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Year : 2014  |  Volume : 29  |  Issue : 2  |  Page : 117-119  

Horseshoe kidney mimicking cross-fused ectopia on 99m Tc-EC renal dynamic scintigraphy


Department of Nuclear Medicine, All India Institute of Medical Sciences, New Delhi, India

Date of Web Publication9-Apr-2014

Correspondence Address:
Madhavi Tripathi
Department of Nuclear Medicine, All India Institute of Medical Sciences, New Delhi - 110 029
India
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Source of Support: None, Conflict of Interest: None


DOI: 10.4103/0972-3919.130304

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   Abstract 

The 'horseshoe kidney' is the most common renal fusion anomaly. In this disorder, two developed kidneys are connected to each other at the lower part and grow together. We report a case of horseshoe kidney mimicking cross-fused ectopia in 99m Tc-EC renal dynamic scintigraphy.

Keywords: 99m Tc-EC, cross-fused ectopia, horse shoe kidney, renal dynamic scan


How to cite this article:
Agarwal KK, Karunanithi S, Jain S, Tripathi M. Horseshoe kidney mimicking cross-fused ectopia on 99m Tc-EC renal dynamic scintigraphy. Indian J Nucl Med 2014;29:117-9

How to cite this URL:
Agarwal KK, Karunanithi S, Jain S, Tripathi M. Horseshoe kidney mimicking cross-fused ectopia on 99m Tc-EC renal dynamic scintigraphy. Indian J Nucl Med [serial online] 2014 [cited 2019 May 23];29:117-9. Available from: http://www.ijnm.in/text.asp?2014/29/2/117/130304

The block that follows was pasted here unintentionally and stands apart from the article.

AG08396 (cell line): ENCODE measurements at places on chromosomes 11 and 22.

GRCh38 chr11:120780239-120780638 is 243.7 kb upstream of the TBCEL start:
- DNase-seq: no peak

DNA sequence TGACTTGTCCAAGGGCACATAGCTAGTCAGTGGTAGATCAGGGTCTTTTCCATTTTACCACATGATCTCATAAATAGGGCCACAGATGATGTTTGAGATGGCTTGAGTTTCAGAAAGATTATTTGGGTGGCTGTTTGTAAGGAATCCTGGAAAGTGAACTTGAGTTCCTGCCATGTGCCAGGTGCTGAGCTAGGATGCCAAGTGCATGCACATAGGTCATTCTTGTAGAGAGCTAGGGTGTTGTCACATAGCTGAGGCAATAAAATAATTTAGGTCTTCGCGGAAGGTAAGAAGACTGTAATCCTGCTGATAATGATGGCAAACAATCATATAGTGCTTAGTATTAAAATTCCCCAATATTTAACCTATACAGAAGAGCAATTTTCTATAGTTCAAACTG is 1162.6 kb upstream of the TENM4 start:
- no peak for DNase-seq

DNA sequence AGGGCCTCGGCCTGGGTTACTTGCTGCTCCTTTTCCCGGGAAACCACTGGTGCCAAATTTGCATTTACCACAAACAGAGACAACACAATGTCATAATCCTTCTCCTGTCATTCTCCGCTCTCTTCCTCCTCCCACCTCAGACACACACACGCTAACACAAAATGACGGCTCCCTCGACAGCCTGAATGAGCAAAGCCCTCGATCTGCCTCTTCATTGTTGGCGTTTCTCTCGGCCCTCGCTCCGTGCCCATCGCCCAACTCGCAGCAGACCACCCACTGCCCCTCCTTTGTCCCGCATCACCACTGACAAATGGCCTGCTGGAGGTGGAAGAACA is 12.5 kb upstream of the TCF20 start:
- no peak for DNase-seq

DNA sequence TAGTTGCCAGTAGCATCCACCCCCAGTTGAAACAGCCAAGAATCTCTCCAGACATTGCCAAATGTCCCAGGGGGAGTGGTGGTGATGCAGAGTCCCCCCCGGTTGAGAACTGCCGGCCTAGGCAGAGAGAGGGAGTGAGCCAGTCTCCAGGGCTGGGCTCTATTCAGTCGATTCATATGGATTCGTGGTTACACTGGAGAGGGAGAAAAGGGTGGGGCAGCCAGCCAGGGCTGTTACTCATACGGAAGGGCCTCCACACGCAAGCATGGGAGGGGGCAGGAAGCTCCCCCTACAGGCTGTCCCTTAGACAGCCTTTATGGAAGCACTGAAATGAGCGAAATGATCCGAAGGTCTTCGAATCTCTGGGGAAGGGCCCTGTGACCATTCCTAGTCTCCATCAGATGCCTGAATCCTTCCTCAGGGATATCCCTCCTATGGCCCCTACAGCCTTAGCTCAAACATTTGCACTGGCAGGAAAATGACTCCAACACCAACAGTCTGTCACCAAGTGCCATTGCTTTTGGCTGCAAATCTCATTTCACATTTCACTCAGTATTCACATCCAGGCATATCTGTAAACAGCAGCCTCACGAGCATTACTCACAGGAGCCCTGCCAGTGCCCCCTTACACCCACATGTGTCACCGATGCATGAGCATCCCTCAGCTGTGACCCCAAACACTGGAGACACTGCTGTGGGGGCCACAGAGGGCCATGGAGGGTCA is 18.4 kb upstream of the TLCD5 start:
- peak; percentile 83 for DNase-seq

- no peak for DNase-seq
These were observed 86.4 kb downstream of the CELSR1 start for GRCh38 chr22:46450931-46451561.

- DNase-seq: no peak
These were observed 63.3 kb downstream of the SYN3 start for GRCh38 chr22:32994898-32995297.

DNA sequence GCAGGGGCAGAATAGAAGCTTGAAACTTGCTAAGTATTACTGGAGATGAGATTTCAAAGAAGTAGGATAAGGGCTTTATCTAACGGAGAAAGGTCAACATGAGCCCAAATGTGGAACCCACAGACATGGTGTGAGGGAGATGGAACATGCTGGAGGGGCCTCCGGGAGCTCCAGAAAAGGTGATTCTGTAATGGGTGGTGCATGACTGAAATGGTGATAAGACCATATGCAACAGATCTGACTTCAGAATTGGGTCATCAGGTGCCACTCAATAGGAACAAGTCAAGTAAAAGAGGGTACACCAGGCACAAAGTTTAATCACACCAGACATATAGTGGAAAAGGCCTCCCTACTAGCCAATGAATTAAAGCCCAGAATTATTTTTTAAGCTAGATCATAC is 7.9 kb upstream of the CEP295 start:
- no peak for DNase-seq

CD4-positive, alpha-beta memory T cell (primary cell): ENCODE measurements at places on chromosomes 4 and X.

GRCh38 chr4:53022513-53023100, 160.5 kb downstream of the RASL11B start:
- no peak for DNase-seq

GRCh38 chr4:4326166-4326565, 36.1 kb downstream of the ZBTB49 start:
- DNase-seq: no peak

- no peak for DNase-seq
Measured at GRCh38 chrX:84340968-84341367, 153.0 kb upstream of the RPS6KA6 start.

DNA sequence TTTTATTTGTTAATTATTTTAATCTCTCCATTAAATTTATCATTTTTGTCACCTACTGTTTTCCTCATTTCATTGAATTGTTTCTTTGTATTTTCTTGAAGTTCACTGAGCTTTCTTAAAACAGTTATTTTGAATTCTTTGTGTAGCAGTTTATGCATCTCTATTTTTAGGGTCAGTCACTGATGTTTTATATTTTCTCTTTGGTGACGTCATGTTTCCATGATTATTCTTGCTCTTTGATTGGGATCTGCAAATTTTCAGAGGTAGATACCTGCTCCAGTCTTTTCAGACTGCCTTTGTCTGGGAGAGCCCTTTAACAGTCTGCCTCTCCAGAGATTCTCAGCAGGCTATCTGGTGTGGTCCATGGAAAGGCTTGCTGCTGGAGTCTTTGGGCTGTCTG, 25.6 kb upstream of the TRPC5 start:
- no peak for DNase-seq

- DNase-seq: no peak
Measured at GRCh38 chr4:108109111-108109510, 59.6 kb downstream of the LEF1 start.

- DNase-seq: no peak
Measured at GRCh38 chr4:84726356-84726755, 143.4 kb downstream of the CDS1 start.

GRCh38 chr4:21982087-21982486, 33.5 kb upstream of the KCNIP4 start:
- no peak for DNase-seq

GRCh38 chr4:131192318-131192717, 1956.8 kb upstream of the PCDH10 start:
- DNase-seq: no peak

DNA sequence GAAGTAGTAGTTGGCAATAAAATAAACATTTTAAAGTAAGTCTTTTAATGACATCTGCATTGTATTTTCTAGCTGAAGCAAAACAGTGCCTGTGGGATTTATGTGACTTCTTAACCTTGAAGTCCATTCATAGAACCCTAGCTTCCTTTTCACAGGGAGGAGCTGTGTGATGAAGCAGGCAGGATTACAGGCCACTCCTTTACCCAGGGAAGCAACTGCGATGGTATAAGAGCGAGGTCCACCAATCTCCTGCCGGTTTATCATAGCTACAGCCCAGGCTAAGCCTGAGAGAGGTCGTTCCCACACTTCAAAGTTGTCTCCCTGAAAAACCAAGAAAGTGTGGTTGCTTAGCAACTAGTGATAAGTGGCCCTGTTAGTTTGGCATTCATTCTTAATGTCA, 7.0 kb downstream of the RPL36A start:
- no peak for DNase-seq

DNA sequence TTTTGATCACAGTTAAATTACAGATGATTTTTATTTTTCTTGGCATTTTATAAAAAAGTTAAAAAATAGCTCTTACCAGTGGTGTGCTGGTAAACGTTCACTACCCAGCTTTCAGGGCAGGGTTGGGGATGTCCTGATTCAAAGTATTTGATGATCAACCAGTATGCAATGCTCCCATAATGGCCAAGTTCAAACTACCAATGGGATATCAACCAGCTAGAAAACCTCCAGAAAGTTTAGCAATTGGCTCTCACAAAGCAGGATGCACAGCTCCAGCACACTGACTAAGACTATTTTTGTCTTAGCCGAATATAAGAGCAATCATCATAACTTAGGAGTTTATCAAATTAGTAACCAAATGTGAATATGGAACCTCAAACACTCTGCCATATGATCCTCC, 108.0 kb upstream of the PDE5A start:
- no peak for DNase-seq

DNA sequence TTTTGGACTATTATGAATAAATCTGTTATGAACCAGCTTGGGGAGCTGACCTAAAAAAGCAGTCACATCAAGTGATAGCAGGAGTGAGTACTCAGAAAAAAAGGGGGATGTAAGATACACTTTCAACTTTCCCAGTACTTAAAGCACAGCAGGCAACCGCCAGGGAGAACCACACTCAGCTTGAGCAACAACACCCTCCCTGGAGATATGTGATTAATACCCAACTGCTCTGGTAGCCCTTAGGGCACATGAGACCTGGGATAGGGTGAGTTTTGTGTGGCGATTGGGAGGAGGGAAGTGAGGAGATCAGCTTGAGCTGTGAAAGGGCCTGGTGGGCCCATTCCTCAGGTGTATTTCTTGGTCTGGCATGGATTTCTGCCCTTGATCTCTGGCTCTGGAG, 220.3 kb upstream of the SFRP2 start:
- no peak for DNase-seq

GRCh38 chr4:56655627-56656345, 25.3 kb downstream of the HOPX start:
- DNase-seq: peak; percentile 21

Herein, we present a case of 32 years male with a two-month history of bilateral flank pain. He also had history of burning micturition. X-ray kidney, ureter, and bladder (KUB) revealed a radio-opaque calculus in the left kidney. Ultrasonography of KUB showed hydronephrotic left kidney with cortical thinning and altered corticomedullary differentiation with normal right kidney. Further, a calculus was noted in the left kidney. Blood urea was 22 mg/dL (normal <40 mg/dL) and serum creatinine was 1.0 mg/dL (normal <1.5 mg/dL). Patient was referred for renal dynamic scintigraphy to assess the differential function of both kidneys. 99m Technetium (Tc)-ethylenedicysteine (EC) renal dynamic scintigraphy was performed using dual-head protocol, which revealed normal function and drainage pattern of the right kidney. Left kidney was interpreted as ectopic in location and was fused to lower pole of right kidney with a good perfusion and tracer uptake and the non-obstructive drainage pattern, which was well appreciated on the anterior view images [Figure 1]. The provisional diagnosis of left to right crossed fused ectopia was considered. Further evaluation with intravenous urography (IVU) showed both kidneys to be of normal size showing prompt appearance of contrast in the nephrographic phase. Radio-opacity (approximately. 27 × 16 mm) was seen in left renal fossa suggestive of left renal calculus. The lower pole of both kidneys was fused in midline at L3-L4 level. Prompt excretion was seen on right side in the pyelographic phase. No excretion occurred on left side [Figure 2]. In view of IVU report, renal scan report was reviewed. On reviewing, what we considered as ectopic left kidney was actually found to be the isthmus of horseshoe kidney and the left kidney was in fact a non-functioning moiety.